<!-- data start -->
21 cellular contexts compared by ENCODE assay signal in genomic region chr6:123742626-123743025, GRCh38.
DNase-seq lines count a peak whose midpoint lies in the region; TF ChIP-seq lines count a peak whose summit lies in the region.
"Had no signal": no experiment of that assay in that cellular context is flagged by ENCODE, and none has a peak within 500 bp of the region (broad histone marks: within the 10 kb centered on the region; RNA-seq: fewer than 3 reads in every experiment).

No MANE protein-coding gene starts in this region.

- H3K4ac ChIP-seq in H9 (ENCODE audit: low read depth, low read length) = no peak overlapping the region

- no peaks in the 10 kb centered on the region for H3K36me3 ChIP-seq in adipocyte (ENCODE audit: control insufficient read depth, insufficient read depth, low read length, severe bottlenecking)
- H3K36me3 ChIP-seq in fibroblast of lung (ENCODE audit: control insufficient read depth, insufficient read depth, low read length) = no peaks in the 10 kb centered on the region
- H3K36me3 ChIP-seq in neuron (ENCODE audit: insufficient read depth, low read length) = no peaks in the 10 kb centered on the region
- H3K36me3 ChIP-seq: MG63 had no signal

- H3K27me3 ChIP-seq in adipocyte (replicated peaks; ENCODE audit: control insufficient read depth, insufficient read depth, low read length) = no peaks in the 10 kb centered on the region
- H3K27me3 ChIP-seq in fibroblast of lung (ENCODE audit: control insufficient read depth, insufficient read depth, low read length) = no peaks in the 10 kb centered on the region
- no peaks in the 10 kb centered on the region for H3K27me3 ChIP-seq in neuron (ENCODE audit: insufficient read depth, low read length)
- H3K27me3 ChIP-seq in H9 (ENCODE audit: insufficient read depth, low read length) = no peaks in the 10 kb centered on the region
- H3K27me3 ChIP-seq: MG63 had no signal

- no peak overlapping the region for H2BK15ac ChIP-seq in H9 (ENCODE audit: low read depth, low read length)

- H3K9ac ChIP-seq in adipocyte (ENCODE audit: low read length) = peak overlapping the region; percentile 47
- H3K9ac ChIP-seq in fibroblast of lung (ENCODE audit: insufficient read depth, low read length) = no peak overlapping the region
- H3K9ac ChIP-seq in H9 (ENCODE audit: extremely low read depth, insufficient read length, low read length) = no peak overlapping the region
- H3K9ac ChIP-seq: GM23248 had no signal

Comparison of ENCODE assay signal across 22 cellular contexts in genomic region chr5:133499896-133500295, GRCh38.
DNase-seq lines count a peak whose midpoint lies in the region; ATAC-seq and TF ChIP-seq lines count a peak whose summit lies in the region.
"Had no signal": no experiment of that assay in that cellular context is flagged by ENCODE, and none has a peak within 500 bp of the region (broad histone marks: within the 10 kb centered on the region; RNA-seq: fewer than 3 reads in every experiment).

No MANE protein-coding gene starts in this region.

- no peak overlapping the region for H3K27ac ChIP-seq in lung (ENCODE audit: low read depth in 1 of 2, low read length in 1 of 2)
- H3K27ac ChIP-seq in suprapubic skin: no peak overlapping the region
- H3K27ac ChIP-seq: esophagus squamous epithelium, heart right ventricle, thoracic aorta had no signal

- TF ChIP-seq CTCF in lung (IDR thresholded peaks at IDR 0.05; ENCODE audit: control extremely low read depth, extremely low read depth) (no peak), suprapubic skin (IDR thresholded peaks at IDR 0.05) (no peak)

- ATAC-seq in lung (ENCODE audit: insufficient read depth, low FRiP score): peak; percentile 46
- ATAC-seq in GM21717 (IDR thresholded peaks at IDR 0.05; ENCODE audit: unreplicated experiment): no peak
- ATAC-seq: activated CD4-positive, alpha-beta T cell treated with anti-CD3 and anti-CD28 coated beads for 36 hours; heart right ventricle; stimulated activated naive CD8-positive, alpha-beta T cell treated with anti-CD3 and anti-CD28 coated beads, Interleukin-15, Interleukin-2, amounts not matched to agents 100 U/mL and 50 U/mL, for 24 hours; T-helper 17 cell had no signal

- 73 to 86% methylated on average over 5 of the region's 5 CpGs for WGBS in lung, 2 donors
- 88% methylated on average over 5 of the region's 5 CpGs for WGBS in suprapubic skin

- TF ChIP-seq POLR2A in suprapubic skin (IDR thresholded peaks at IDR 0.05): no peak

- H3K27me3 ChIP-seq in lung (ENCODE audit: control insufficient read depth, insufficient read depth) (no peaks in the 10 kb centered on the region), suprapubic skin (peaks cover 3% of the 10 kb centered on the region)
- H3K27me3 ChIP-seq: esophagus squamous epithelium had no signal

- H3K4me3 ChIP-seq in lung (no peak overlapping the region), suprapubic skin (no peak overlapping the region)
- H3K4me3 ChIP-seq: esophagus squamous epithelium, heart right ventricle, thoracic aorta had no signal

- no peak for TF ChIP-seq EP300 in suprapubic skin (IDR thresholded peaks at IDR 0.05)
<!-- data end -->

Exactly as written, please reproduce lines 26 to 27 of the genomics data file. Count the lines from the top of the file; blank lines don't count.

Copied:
- H3K27ac ChIP-seq: esophagus squamous epithelium, heart right ventricle, thoracic aorta had no signal

- TF ChIP-seq CTCF in lung (IDR thresholded peaks at IDR 0.05; ENCODE audit: control extremely low read depth, extremely low read depth) (no peak), suprapubic skin (IDR thresholded peaks at IDR 0.05) (no peak)